Raghe was urgent for an advance, declaring that already he could sight the watchfires of his Rer or tribe ; but the animals carried the point against him. They were presently unloaded and turned out to graze, and the lariats of the mules, who are addicted to running away, were fastened to stones for want of pegs . Then, lighting a fire, we sat down to a homely supper of dates.

I was anxious to proceed in the afternoon, but Raghe had arrived at the frontier of his tribe: he had blood to settle amongst the Gudabirsi, and without a protector he could not enter their lands. At night we slept armed on account of the lions that infest the hills, and our huts were surrounded with a thorn fence a precaution here first adopted, and never afterwards neglected.

Raghe warned us seriously to prepare for dangers and disasters, and this seemed to be the general opinion of Zayla, whose timid citizens determined that we were tired of our lives. The cold had driven the Nomads from the hills to the warm maritime Plains , we should therefore traverse a populous region; and, as the End of Time aptly observed, "Man eats you up, the Desert does not."

Immediately behind Raghe and his party walk Shehrazade and Deenarzade, the former leading the head camel, the latter using my chibouque stick as a staff. She has been at Aden, and sorely suspects me; her little black eyes never meet mine; and frequently, with affected confusion, she turns her sable cheek the clean contrary way.

Their names also are generally derived from their Pagan ancestors: a list of the most common may be interesting to ethnologists. Men are called Rirash, Igah, Beuh, Fahi, Samattar, Farih, Madar, Raghe, Dubayr, Irik, Diddar, Awalah, and Alyan. Women's names are Aybla, Ayyo, Aurala, Ambar, Zahabo, Ashkaro, Alka, Asoba, Gelo, Gobe, Mayran and Samaweda.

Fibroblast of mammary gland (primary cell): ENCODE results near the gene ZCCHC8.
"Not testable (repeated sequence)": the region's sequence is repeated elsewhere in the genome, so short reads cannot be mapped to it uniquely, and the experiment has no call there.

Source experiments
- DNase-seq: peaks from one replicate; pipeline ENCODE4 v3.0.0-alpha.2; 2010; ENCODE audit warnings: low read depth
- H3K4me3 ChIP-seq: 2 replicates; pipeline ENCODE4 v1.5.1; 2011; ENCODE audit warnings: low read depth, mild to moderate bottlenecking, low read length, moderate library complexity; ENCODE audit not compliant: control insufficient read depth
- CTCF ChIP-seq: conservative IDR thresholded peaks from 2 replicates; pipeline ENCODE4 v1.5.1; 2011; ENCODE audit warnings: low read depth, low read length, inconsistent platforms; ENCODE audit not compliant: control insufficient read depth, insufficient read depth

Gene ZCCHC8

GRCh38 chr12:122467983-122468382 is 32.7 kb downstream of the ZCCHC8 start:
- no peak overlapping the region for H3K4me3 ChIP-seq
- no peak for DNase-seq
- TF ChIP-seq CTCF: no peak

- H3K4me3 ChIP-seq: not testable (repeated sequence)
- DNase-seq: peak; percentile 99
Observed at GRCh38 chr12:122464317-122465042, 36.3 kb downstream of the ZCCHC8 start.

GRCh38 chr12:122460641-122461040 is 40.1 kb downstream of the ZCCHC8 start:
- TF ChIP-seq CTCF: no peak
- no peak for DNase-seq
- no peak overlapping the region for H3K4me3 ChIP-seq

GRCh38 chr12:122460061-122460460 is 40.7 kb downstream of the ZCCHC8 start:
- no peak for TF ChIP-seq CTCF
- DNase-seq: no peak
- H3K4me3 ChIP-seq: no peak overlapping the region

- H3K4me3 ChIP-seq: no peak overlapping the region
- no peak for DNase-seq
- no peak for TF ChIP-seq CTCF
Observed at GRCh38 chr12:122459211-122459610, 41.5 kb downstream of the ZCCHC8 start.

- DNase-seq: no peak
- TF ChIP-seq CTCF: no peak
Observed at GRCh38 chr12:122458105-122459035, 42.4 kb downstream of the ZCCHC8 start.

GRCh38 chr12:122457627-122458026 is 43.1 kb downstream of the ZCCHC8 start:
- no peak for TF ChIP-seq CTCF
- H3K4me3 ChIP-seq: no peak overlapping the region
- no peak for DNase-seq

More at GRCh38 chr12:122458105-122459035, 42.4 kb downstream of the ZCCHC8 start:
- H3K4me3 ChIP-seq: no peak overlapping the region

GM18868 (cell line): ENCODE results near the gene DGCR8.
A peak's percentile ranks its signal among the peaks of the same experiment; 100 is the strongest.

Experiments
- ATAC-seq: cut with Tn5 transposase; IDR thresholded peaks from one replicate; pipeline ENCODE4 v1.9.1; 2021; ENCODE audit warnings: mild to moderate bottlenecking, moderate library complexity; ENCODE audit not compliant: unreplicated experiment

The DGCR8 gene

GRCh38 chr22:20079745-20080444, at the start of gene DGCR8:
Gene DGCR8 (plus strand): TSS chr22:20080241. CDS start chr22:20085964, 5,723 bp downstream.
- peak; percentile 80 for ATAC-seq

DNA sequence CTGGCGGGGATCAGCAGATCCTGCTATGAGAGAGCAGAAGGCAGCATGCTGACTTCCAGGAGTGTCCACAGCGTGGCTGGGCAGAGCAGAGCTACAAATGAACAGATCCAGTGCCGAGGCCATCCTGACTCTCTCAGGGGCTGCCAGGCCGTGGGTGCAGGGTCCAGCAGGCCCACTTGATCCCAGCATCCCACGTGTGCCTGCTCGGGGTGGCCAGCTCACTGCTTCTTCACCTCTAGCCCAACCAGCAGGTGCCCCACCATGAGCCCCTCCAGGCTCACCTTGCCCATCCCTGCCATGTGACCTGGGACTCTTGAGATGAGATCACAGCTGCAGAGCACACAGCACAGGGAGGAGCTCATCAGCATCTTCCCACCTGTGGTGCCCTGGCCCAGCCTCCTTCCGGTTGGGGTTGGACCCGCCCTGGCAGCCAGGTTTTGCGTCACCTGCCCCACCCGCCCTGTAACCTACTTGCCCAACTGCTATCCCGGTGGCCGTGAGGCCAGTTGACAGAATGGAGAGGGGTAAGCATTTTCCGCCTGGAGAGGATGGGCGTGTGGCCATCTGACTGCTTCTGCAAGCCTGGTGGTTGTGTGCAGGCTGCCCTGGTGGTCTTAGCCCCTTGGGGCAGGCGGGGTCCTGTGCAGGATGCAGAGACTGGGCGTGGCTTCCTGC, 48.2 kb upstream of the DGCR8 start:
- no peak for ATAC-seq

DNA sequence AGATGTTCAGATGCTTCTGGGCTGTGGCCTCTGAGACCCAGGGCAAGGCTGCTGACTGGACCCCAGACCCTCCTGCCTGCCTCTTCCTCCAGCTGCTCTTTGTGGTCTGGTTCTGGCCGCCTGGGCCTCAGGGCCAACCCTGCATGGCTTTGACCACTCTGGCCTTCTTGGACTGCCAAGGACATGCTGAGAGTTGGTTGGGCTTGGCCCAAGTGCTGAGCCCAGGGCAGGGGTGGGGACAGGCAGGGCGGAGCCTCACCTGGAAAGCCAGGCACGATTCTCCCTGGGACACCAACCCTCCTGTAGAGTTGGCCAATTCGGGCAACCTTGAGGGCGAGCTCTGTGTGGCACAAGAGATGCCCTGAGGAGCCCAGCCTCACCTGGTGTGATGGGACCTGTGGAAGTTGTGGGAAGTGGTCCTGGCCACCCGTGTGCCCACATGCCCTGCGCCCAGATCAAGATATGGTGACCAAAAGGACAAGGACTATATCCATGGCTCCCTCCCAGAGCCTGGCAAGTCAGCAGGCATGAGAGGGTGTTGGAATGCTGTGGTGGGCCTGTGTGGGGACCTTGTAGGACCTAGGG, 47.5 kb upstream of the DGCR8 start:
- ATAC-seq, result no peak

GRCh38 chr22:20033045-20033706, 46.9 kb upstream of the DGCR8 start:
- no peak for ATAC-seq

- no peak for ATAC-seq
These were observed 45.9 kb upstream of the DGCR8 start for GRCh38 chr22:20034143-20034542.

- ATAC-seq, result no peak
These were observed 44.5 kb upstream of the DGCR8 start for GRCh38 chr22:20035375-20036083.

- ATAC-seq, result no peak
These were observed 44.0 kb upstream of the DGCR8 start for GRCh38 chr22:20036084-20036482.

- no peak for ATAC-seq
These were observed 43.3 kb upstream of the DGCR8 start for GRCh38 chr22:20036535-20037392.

The night breeze from the hills had set in, and my attendants chattered with cold: Long Guled in particular became stiff as a mummy. Raghe was clamorous against a fire, which might betray our whereabouts in the "Bush Inn." But after such a march the pipe was a necessity, and the point was carried against him. After a sound sleep under the moon, we rose at 5 A.M. and loaded the camels.

The Hajj strongly recommended us to one of the principal families of the Gudabirsi tribe, who would pass us on to their brother-in-law Adan, the Gerad or prince of the Girhi; and he, in due time, to his kinsman the Amir of Harar. The chain was commenced by placing us under the protection of one Raghe, a petty Eesa chief of the Mummasan clan.

He promised compliance and disappeared. About 3 P.M. the Bedouins, armed as usual with spear and shield, began to gather round the hut, and nothing in this country can be done without that terrible "palaver!" the speechifying presently commenced. Raghe, in a lengthy harangue hoped that the tribe would afford us all the necessary supplies and assist us in the arduous undertaking.

The Hajj Sharmarkay's introductory letter was read aloud to their extreme delight, and at their solicitation, I perused it a second and a third time; then having dismissed with sundry small presents, the two Abbans Raghe and Rirash, I wrote a flattering account of them to the Hajj, and entrusted it to certain citizens who were returning in caravan Zayla-wards, after a commercial tour in the interior.

Foremost struts Raghe, our Eesa guide, in all the bravery of Abbanship. He is bareheaded and clothed in Tobe and slippers: a long, heavy, horn-hilted dagger is strapped round his waist, outside his dress; in his right hand he grasps a ponderous wire-bound spear, which he uses as a staff, and the left forearm supports a round targe of battered hide.